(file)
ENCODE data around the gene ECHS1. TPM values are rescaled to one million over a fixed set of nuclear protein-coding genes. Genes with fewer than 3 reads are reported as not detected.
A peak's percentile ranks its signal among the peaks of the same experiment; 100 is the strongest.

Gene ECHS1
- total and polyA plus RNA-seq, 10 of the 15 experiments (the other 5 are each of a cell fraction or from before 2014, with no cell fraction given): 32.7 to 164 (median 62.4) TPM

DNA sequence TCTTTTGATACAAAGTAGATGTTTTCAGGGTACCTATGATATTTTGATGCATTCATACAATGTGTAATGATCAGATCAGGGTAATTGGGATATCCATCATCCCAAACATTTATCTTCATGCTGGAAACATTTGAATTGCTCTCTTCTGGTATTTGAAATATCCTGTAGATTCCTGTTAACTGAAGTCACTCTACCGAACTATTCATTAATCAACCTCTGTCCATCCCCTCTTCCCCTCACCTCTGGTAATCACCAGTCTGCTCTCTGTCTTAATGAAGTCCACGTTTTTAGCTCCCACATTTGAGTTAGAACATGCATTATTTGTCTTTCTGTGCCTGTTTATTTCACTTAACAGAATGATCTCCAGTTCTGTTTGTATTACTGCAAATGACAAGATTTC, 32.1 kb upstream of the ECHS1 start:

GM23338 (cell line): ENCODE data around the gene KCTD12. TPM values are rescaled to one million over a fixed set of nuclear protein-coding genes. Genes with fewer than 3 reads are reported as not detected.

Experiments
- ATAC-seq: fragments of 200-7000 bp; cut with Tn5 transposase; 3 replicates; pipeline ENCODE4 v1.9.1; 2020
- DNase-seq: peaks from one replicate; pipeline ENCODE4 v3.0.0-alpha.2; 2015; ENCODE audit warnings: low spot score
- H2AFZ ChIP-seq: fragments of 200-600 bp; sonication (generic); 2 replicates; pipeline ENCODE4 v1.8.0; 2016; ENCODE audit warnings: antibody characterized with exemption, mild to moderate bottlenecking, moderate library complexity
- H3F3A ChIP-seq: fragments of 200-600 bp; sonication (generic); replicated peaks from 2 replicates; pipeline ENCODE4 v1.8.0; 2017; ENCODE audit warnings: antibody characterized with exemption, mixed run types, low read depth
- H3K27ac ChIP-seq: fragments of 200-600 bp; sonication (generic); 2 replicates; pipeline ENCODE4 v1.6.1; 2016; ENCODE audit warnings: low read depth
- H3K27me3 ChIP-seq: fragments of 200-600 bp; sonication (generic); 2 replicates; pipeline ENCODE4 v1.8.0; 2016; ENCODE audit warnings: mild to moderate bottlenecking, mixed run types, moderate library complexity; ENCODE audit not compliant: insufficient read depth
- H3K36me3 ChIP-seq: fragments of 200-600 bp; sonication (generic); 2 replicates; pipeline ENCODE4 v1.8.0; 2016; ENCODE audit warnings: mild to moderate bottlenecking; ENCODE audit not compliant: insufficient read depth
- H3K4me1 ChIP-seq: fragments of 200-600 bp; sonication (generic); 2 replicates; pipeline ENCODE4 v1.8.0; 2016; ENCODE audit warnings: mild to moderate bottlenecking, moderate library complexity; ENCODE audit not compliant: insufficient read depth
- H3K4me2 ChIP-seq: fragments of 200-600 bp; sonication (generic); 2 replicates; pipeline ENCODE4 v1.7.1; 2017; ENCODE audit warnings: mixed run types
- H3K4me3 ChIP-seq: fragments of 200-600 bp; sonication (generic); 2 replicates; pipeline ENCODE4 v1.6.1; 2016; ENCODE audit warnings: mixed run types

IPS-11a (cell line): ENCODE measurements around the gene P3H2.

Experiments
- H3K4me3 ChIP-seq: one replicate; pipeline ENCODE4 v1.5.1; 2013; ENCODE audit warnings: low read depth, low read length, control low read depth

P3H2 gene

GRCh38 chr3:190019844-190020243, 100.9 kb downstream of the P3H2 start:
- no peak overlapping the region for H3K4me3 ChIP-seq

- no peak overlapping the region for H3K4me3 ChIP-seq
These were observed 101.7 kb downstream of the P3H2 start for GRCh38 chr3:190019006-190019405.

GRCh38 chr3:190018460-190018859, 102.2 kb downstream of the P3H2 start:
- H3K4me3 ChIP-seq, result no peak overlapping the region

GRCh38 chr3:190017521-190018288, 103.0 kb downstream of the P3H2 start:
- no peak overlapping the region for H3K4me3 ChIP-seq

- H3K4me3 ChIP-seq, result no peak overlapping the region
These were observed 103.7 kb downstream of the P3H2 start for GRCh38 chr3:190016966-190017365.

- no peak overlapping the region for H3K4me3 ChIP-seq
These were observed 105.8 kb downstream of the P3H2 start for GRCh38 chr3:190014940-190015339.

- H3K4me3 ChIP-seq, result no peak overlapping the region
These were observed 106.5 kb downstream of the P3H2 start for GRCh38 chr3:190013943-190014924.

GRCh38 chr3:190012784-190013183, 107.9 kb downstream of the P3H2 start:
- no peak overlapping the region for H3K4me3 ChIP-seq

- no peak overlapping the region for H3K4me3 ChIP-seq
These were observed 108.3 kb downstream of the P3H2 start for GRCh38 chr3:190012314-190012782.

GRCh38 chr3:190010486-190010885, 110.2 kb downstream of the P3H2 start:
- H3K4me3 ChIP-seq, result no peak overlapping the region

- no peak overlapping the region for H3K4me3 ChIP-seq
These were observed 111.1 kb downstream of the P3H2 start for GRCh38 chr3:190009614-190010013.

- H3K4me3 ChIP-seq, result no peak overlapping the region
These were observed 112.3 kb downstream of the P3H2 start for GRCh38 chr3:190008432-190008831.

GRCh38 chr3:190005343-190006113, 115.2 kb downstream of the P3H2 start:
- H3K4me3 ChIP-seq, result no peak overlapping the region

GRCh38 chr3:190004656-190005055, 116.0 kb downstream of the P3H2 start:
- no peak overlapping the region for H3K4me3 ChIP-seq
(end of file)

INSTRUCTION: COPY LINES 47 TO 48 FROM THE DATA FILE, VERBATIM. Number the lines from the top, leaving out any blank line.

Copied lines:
- H3K4me3 ChIP-seq, result no peak overlapping the region

GRCh38 chr3:190004656-190005055, 116.0 kb downstream of the P3H2 start: